Monday, March 31, 2008
56% of e-mail users regard marketing e-mails as spam. If they just don't find the messages interesting, they mark it as spam. This is a strikingly high number when you think about it.
The example used in the industry is Victoria Secret. They have a brand that will only send you email if you've provided them with permission to send it to you (we would hope). However, many people mark their emails as spam for a variety of reasons. Firstly, you may order a nice gift for your loved one, and later find yourself on the Victoria Secret mailing list. We've all been in this position with one company or another. So, is it spam? I didn't really want it, and it's not really what I want to see on a Tuesday at 10AM. But, according to their policy, which I did accept, they have permission to send me email.
So, it's not surprising when so much legitimate email marketing is marked as spam. It's also not surprising that some of these people actually feel like this is spam, and that the company sending the email should have penalties for sending them the email they previously requested.
Ryan Pitylak can help you think through these issues if you'd like.
Sunday, July 02, 2006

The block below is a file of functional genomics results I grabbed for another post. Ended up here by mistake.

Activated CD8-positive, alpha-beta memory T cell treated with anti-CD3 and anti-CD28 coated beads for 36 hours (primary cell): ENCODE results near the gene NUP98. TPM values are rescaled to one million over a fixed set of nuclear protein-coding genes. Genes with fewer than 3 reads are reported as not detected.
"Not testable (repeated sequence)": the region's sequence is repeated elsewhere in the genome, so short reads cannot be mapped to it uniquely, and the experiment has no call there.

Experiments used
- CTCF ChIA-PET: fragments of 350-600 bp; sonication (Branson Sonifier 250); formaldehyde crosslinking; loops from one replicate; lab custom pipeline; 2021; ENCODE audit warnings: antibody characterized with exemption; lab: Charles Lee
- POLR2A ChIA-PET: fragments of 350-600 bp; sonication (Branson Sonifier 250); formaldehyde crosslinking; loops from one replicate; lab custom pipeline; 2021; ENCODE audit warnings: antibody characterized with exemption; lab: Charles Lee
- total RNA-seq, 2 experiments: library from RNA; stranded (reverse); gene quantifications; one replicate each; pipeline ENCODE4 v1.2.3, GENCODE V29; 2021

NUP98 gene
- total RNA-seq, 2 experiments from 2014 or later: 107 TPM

Friday, June 30, 2006
These do a great job of stopping mail because people become part of a community.
Your large ISPs now offer a similiar service if they have a "report spam" button. Ultimately, people are, on average, a good read about what is spam, and what is not. Some major ISPs, such as hotmail.com, aol.com, earthlink.net, and yahoo.com have these features built-in.
Wednesday, June 07, 2006
The news of the Texas Attorney General lawsuit has been released.
I am pleased to announce that I am now a part of the anti-spam community, having started an internet security company – Pitylak Security – that offers my clients advice on systems to protect against spam.
Over time I have come to see how I was wrong to think of spam as just a game of cat and mouse with corporate email administrators. I now understand why so much effort is put into stopping it.
The settlements with Microsoft and the Attorney General’s office have been a serious reality check: harsh, but good, and in the public’s best interest.
I’m now working earnestly to help other entrepreneurs avoid the traps that deceived me and led me to make questionable business choices.
As a recent graduate from the University of Texas with honors degrees in economics and philosophy, it's my goal to apply what I've learned and use my entrepreneurial talents to help others.
- Ryan Pitylak
Monday, June 05, 2006